NSW Roads and Mobile Speed Cameras

Life in the Panopticon Lane

 

August 31, 2021

Driving a car is one of the riskiest activities you can do.

I am a Member of the NSW Parliament Joint Standing Committee on Road Safety. My fellow Committee members and take road safety very seriously. Saving lives, preventing serious injury and reducing general road accidents is why I am part of this Committee.

I have asked the Minister for Transport and Roads Hon Andrew Constance a Question on Notice:

If mobile speed cameras truly do save lives then why not increase their number at key dangerous points with warning signs so as to slow down drivers rather than allow them to speed without heed?

To which the Minister’s response was:

The purpose of the NSW mobile speed camera program is to deter motorists from speeding at all times, not only when they see speed enforcement. Best practice evidence shows that this is achieved through less visible enforcement, operating randomly across a large number of locations. This unpredictability of speed enforcement that could occur any time or anywhere, encourages drivers to comply with speed limits at all times. This reduces the risk of a speed-related crash across the entire road network, and associated trauma.

This is an unsatisfactory response from the Minister. NSW Motorists should not be forced to live as though they are prisoners in the Panopticon.  Social theorist Jeremy Bentham created the Panopticon theory as a means by which to determine the impact of surveillance on a ‘prisoner’ population. The Panopticon theory is that of a circular prison with prisons cells facing inward and a guard tower in the middle. Prisoners are informed that the guards in the tower may observe them at any given time but without their knowledge or awareness. Australia does not have such a prison.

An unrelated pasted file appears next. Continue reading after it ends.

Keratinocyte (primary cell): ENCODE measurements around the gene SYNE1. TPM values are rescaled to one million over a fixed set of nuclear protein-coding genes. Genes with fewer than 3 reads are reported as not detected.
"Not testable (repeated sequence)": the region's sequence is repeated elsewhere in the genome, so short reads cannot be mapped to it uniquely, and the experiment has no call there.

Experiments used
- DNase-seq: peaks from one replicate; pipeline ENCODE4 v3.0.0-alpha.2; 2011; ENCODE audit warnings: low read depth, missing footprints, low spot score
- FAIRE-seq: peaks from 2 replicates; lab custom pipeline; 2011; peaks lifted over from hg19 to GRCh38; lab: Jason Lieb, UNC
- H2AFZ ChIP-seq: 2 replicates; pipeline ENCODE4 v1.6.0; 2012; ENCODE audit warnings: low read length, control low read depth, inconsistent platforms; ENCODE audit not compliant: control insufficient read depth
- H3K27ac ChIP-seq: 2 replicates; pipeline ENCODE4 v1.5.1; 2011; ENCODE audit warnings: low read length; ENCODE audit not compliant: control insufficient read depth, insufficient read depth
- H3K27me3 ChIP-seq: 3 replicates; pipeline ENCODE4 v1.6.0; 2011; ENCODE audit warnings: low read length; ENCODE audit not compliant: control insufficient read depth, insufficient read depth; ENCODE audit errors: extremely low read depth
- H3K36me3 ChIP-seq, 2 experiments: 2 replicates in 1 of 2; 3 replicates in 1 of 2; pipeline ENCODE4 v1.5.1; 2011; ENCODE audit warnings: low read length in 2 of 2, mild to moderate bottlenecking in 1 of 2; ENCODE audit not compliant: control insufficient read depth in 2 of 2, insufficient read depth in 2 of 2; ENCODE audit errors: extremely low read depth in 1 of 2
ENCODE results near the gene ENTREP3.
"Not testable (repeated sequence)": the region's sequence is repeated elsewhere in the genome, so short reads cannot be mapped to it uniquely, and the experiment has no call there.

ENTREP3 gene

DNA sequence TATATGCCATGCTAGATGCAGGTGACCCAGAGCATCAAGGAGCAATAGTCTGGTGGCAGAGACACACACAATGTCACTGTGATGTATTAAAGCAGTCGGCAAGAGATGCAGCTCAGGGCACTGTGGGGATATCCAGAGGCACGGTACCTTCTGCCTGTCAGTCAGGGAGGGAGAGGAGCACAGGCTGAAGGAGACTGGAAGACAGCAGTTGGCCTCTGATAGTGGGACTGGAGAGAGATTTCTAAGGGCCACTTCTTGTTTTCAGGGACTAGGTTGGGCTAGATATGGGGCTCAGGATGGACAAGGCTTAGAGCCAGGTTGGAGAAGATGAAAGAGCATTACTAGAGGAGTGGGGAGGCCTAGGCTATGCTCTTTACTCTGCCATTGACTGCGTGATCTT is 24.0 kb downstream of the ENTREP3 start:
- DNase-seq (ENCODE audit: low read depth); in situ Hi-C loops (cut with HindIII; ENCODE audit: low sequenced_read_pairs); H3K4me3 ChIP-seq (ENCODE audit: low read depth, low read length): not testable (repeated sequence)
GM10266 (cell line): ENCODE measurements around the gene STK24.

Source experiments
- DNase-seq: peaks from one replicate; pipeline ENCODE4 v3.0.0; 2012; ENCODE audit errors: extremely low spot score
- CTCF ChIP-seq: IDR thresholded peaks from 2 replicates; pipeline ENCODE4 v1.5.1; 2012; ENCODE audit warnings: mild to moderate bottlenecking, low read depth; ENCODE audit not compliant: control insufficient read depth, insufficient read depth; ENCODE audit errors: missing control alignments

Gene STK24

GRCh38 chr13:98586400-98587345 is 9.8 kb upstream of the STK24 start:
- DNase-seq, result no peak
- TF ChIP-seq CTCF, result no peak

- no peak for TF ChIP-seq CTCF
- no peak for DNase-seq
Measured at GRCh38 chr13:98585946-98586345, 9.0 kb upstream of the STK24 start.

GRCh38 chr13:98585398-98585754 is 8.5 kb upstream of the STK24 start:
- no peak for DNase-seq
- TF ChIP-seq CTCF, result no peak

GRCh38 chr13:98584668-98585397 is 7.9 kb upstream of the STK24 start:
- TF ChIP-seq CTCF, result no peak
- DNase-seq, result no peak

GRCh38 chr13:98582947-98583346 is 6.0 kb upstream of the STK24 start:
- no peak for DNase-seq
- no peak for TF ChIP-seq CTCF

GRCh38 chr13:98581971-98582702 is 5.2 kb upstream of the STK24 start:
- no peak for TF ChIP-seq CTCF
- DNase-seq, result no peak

The fear of punishment and constant surveillance has well documented negative side effects on the mental health of participants. Mental health issues are skyrocketing due to the Covid-19 pandemic and the associated lockdown. Those who do not have the luxury of working from home should not be treated in such a disrespectful and damaging manner.

Warning signs should be used as a form of deterrence to speeding drivers in key dangerous locations rather than as revenue raisers. In a truly shocking statistic it has been revealed that speeding fines have increased by 1655% from 2020 to 1021. The NRMA have statedall enforcement cameras in NSW that tackle speed must have warning signs because warning signs act as an important educational tool to remind drivers to do the right thing”, I concur.

I have continued to advocate for change on this matter by asking what relevant evidence the Minister is basing his opinion on. Road users have significantly reduced their travel due to the Covid-19 crisis and associated lockdowns.

I am in full support of returning warning signs before mobile speed cameras. The people of our State are already enduring enough hardship.

Speed cameras should save lives, not ruin them with harsh financial penalties.

Yours faithfully,

 

Rev Hon Fred Nile MLC

CDP Parliamentary Leader

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